Colorado teen Rakai Tait makes Olympics for New Zealand
December 19, 2017
MINTURN — Rakai Tait was born in California, lived in Switzerland when he was 7 years old and learned to snowboard there, lived in his father's home country of New Zealand for a few years after that and obtained citizenship and now lives in Eagle County.
His mother is a teacher at Vail Mountain School and his father is a social worker for Eagle County. They like to travel, but have always put their children's interests first. And ever since that brief stint in Switzerland where Dwaine and Kim Cope Tait, Rakai's parents, worked as teachers for a few years, Rakai and his brother Taiaroa have considered themselves alpine dwellers in their hearts.
"We're both surfers so we were a little bit perplexed by having these mountain kids," Kim Cope Tait said. "We took a few years figuring out where we want to be, but Eagle County really feels like home, it reminds us of old Santa Cruz where Rakai was born. It's a great lifestyle that really balances athletics and academics."
Rakai Tait graduated Vail Mountain School in 2017 and by that time he had pretty much locked in his spot for the Olympics with two top-15 finishes and a top-30 worldwide ranking. He got the call in November saying he would definitely be a member of the New Zealand Olympic team.
"I still can't really believe it," he said. "It's a huge pressure off my back. Now I can get more competition practice so I can know what tricks I can do in a competition environment and what runs I can put down."
GOOD TEST RUN
Recommended Stories For You
Rakai Tait, who turned 19 in December, has notched five top-20 finishes in big halfpipe events. His best result so far has been an 11th place finish at the Mammoth Grand Prix in 2016, and last season he found one of the best results of his career at the Olympic test event in Pyeongchang on Feb. 19, when he finished 15th against a stacked field of the world's best competitors.
He says if he were a U.S. competitor he would be looking more to the 2022 Olympics than the 2018, due to the heavy competition currently facing the U.S. squad.
Dwaine Tait was born on the North Island in New Zealand, and Rakai and him talked often about their connection to that country.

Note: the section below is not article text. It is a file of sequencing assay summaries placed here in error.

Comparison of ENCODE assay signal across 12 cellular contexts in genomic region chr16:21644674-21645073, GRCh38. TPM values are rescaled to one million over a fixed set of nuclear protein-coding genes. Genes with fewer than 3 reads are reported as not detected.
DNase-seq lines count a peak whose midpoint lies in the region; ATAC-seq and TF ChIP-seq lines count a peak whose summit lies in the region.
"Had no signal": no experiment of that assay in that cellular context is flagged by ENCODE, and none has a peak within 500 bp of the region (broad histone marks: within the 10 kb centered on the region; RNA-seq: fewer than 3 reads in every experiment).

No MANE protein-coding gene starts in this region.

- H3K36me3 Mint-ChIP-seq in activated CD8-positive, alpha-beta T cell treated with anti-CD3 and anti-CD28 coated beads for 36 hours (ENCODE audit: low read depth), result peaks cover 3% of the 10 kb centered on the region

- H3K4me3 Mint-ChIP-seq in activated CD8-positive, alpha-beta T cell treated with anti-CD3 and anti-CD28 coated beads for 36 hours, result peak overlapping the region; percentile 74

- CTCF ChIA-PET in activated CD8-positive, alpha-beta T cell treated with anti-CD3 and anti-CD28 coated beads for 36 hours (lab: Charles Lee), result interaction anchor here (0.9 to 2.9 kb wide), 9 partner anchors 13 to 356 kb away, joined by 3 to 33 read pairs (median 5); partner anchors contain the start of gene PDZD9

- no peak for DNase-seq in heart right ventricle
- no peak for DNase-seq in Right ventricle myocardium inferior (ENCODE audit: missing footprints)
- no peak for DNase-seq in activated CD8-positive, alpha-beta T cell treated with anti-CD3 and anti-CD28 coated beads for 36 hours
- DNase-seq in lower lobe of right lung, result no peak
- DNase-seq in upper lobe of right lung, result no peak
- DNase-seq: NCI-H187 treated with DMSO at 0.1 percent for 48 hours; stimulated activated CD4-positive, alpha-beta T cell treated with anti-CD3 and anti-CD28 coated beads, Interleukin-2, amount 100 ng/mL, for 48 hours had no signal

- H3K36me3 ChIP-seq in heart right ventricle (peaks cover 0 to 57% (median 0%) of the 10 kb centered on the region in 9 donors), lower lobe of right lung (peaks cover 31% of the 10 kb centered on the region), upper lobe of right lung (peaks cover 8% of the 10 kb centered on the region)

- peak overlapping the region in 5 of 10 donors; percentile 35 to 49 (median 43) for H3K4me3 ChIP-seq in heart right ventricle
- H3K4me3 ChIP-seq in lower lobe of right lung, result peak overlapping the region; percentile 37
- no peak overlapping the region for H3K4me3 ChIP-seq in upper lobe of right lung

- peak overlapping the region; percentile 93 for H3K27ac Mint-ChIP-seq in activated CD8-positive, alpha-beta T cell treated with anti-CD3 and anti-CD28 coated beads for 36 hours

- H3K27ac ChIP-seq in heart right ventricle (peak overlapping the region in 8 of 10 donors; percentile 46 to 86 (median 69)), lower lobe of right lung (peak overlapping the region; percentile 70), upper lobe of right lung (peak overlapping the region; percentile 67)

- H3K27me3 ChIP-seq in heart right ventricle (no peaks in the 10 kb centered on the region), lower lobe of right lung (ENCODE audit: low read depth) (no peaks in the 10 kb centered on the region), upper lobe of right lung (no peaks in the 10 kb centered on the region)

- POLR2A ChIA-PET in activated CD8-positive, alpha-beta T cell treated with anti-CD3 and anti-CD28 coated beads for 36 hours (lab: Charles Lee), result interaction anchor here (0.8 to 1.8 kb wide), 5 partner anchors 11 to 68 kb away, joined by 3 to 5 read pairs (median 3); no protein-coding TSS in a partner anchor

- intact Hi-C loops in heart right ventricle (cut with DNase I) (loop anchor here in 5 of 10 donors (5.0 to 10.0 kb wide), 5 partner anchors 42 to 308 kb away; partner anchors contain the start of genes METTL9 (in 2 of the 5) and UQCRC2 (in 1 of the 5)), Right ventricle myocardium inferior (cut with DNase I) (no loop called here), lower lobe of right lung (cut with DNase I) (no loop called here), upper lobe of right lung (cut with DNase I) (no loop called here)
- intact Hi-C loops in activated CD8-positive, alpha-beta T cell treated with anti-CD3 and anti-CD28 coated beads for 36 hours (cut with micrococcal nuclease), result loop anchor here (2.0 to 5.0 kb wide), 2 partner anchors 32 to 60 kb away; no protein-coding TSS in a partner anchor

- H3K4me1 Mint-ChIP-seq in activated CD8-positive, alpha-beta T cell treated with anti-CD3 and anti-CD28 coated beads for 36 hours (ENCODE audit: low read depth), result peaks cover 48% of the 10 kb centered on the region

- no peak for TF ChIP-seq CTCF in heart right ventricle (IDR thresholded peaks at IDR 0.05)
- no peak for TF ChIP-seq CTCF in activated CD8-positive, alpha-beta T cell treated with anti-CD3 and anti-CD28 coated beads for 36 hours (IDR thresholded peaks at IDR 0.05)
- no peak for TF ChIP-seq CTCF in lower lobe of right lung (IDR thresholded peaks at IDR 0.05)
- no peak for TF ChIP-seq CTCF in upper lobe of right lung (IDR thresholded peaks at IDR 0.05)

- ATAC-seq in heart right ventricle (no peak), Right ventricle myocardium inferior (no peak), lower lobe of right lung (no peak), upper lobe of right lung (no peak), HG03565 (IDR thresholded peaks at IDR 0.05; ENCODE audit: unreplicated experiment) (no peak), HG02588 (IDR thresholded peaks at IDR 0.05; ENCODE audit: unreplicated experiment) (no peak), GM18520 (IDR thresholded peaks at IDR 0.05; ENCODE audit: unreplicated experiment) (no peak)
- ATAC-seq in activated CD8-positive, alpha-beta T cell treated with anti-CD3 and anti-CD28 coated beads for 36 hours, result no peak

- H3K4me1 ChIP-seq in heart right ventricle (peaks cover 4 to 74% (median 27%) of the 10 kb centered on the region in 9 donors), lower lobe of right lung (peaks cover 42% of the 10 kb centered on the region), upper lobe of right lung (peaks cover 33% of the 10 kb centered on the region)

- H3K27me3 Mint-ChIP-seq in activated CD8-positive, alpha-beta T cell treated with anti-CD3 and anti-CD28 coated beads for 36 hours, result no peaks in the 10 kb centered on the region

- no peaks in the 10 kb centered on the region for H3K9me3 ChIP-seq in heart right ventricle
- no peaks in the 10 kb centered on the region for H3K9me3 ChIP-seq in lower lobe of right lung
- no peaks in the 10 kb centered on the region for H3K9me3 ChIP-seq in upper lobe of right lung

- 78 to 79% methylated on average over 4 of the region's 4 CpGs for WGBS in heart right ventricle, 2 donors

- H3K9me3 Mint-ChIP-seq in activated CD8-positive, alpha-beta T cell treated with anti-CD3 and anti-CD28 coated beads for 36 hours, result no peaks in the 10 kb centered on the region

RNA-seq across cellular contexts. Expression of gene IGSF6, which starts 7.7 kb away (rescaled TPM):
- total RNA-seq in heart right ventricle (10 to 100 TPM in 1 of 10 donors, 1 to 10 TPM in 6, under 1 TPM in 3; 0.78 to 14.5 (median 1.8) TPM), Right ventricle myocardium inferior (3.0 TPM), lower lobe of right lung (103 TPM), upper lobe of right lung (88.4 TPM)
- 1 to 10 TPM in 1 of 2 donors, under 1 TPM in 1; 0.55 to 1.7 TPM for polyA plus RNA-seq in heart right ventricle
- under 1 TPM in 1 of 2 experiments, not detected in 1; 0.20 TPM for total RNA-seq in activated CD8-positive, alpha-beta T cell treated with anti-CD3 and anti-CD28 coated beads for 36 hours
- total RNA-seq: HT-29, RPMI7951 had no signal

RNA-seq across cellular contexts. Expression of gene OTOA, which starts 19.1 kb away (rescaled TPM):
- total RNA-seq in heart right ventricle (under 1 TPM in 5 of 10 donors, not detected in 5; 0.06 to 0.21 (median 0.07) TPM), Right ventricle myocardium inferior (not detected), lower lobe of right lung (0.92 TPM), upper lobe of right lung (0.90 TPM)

"It came up a few years ago, I was talking to my dad — we have a lot of family that lives in New Zealand — and we just decided that it would be really cool opportunity to try to pursue," Rakai Tait said of competing for New Zealand. "To be representing them in the Olympics is a huge honor."
Nevertheless, Rakai Tait will still be able to represent his home in Minturn when he competes, as he will be riding a board made by Weston Snowboards, a small company based out of Minturn.
"I'm definitely super stoked to be repping Weston snowboards," Rakai Tait said. "It's a great board from a great company."
2022 AND BEYOND
Through the New Zealand connection, Rakai Tait will get the big-level Olympic experience that could prove to be helpful in 2022 or even 2026.
And he said he definitely plans to continue competing into those Olympics, if possible.
"The key is to keep having fun," Rakai Tait said. "When you stop having fun, you start not snowboarding as well."
For inspiration toward the future, Tait said Shaun White, at 31 years of age, is currently serving as a good example of snowboarders being able to sustain a long competition life.
"Taking care of your body is another key," Rakai Tait said. "(Shaun White) definitely takes care of himself. … Take care of yourself and you'll stick around for a while."
With that in mind, Tait said prior to the Olympics, he only plans on sending his best halfpipe runs at full-strength if the conditions are right.
"If it's a bad weather day, then I'm not going to be trying the gnarliest stuff," he said. "I'm definitely looking forward to what the future holds."
Trending In: PyeongChang 2018 Winter Olympics
- Area high school students survive car crash into Maroon Creek
- Aspen Skiing Co. embraces uphilling, but says safe travel must improve
- Pay hike helps Aspen Skiing Co. fill entry-level positions
- What’s the Big Deal: Red Mountain property fetches $14.675 million
- In ‘Freak Kingdom,’ a professor examines the political Hunter S. Thompson